Ancient DNA Calculator Update

Felix Chandrakumar’s separate Neanderthal, Denisovan and Clovis Anzick tools have been retired in favor of a combined calculator that will compare your DNA to 31 archaic and ancient samples.  It is 131 MB and can be freely downloaded here:

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Felix explains, “The tool checks for small segments chunks within the DNA to see how much they are identical. You need to remove the genealogical perspective and put on the general idea that every human is 99.7% identical. This tool tells you how much of that 0.3 is identical. Instead of SNP by SNP, which mostly match each other by 60 to 70%, it checks smaller chunks of identical segments.

The 99.7% is based on each SNP comparison. If we do the same, everyone will match at ~60%. The only problem is, that does not tell the true shared DNA but shared SNPs. If we compare smaller segments as in genetic genealogy like 1 cM some will never match and that’s not true either. However, the goal here is to find shared DNA which is a thin blurred line between both. So, the idea here is to take identical chunks of small segments greater than 100k positions also considering for runs of Homozygosity, the percentage of matching is calculated. The reason why 100k is considered is because most gene lengths fall within this length range and the noise/accidentaloccurrence range of 1-2% is acceptable.”

I ran the raw data of a few family members through the archaic tools and came up with these results:

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More can be found out about each individual ancient sample and its age here.  All of the samples in the tool are uploaded to Gedmatch and are available to run your kit against with the one to one utility.

Ongoing discussion of the Ancient and Archaic tools at FTDNA forums can be found here.

DNA Calculator: Another reason to IGNORE Small Segments

23/12/14 edit to add: From Felix Chandrakumar, ” I just updated the DNA calculator to customize thresholds/settings along with 2 predefined options for total and recent ancestry. Hope this will avoid confusion. I also made the other 3 tools obsolete.”

You will no longer be  able to replicate my experiment, but you will still be able to calculate your total recent ancestry.  Enjoy!

Felix Chandrakumar has come out with another gadget to amuse the DNA aficionados over the holiday season called the DNA Calculator.    According to Felix, “DNA Calculator will accurately tell you how much percentage of DNA is shared between two people. The accuracy is within the range of 1-2%. It supports FTDNA, 23andMe and Ancestry files.”

As an administrator for a few family members, I was able to run our raw data through the DNA Calculator and determine our shared percentages:

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The results were odd for several reasons.  To begin with,the percentage of DNA shared between close relatives was not what one expects to see.  ISOGG has published the following statistics:

  • Grandparent and Grandchild on average share 25% DNA
  • Great-grandparent and great grandchild on average share 12.5% DNA

Why was I sharing 39-45% of my DNA with my grandmothers?  Why were my sons sharing between 35-41% of their DNA with their great grandmothers?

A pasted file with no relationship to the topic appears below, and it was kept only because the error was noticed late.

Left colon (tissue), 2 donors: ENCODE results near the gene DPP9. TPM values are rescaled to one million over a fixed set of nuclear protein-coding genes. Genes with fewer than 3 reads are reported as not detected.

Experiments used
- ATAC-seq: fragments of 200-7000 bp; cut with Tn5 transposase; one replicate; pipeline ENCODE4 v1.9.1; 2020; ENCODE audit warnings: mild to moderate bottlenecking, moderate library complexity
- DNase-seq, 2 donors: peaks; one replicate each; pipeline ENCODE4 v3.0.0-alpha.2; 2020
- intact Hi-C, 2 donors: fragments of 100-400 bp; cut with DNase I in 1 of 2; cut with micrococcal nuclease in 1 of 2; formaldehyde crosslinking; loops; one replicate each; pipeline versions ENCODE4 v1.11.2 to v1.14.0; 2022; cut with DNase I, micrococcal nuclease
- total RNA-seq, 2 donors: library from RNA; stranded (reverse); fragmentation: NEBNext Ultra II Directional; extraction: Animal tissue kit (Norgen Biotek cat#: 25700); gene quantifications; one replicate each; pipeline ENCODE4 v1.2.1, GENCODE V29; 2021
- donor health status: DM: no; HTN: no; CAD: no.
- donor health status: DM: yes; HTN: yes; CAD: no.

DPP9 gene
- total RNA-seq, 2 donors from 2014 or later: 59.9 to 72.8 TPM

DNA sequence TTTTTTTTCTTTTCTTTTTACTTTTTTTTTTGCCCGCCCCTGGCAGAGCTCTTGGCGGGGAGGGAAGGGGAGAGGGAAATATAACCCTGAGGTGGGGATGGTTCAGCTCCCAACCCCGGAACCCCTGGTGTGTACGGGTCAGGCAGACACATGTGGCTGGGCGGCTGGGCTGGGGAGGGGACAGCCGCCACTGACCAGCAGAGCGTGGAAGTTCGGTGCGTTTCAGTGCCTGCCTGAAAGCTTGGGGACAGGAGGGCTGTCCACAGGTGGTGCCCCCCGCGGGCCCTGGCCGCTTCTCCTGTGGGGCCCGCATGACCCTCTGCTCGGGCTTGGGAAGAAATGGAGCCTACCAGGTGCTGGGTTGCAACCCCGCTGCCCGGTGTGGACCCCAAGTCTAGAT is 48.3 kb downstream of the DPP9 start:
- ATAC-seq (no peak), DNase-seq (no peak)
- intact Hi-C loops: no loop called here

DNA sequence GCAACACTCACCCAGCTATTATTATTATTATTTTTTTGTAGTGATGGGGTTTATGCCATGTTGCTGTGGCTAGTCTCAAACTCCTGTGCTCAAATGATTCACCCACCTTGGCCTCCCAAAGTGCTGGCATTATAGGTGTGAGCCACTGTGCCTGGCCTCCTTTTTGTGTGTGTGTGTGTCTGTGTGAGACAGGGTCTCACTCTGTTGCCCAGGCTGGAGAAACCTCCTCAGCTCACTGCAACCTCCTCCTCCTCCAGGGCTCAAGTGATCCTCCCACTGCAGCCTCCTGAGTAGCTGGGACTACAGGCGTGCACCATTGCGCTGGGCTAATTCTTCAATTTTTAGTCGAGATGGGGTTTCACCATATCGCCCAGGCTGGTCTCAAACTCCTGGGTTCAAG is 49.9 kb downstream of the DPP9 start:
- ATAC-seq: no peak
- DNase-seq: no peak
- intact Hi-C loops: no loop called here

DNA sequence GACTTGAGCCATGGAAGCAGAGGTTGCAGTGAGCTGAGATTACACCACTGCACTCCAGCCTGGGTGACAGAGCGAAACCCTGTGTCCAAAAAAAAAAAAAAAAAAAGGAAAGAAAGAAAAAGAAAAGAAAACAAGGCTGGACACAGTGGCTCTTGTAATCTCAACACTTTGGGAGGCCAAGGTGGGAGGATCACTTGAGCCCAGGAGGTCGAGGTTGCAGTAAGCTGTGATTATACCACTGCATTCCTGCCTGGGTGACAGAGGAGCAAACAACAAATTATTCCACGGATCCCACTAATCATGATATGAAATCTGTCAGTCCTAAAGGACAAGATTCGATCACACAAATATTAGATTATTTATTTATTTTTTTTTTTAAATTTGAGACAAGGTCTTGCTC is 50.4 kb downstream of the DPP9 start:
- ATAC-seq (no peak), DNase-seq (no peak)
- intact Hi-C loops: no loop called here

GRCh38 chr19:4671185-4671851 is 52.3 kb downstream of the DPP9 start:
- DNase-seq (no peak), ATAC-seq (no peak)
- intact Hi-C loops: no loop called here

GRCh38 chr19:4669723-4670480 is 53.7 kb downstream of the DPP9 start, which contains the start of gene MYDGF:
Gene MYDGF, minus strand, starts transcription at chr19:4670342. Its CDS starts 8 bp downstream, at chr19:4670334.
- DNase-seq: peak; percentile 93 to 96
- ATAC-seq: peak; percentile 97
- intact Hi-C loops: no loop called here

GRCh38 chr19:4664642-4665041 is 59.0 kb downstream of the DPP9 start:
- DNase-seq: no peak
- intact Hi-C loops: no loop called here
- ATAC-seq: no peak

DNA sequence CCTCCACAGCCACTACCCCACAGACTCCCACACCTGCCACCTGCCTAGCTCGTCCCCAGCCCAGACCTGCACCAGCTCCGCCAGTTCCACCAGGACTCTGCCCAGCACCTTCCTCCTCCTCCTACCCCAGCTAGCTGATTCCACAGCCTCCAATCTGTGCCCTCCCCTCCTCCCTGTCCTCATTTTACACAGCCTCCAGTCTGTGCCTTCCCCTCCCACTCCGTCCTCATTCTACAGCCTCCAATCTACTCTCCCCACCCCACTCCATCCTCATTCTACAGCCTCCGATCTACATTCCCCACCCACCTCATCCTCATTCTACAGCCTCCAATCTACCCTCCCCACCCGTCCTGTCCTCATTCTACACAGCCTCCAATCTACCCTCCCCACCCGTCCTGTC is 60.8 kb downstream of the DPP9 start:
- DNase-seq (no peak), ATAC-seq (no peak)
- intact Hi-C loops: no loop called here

In addition to the seemingly weird shared percentages, the entries marked with asterisks aren’t related in a genealogical time frame.  They don’t appear on each others match lists at FTDNA or Gedmatch, nor do they come from similar geographical areas.

  • Maternal Grandmother and Paternal Grandmother sharing 31.67%

I was surprised enough by the high percentage of shared DNA among unrelated people to not only re-run their files but to also re-download the raw data and make certain it had not been mis-labeled.

At Gedmatch I compared my grandmothers head to head:

Comparing Kit F364959 (*Duffy) and F372234 (*Kern)
Minimum threshold size to be included in total = 700 SNPs
Mismatch-bunching Limit = 350 SNPs
Minimum segment cM to be included in total = 7.0 cM
Largest segment = 0.0 cM
Total of segments > 7 cM = 0.0 cM
(1813) No shared DNA segments found

When I dropped their default values at Gedmatch to 100 snps/1 cm I began to get an idea as to why they had such strange shared percentages.  Across all of their chromosomes, the results were similar to the figures below:

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A person’s total amount of DNA is 6766.2 cm.  Gedmatch showed my grandmothers sharing 1253.3 cm, with the vast majority of their shared segments  in the 1-2 cm range, and a handful up to 4.8 cm. With my grandmothers sharing about 16% of their DNA at mostly 1-2cm segments, the rest of their shared DNA is beneath the 1 cm  default I had set.

22/12/2014 edit to add:  Felix Chandrakumar confirmed the conclusion I was coming to, “If I want to be clear, the tool is meant to know the shared DNA which tells your total percentage of shared ancestors in each others pedigree.”  None of these ancestors are recent.  The shared ancestry isn’t even population based.  It is human ancestry.  We all descend from the same original population and are of course going to have many shared ancestors in the human pedigree.

The DNA Calculator. is a fun enough bit of kit for immediate relatives or even unrelated individuals, as long as the user is aware that all DNA is being measured, not just segments above 7 cm/700 snps and the total shared DNA % will reflect that.  Given the ongoing debate of how low you can go in setting default values when comparing kits, this tool is a useful illustration that those very small segment matches are in everyone’s DNA, not just your matches.

New DNA Toys: Archaic Human Percentages

23/12/14 edit to add: From Felix Chandrakumar, ” I just updated the DNA calculator to customize thresholds/settings along with 2 predefined options for total and recent ancestry. Hope this will avoid confusion. I also made the other 3 tools obsolete.”  Hopefully, Felix will change his mind and reintroduce the tools.